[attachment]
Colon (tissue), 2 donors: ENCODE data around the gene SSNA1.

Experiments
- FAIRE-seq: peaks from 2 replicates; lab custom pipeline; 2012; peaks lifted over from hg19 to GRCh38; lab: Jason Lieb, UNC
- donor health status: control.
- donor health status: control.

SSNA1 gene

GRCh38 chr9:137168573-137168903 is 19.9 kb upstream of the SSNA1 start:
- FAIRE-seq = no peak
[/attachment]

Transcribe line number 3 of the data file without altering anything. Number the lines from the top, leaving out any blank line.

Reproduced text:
- FAIRE-seq: peaks from 2 replicates; lab custom pipeline; 2012; peaks lifted over from hg19 to GRCh38; lab: Jason Lieb, UNC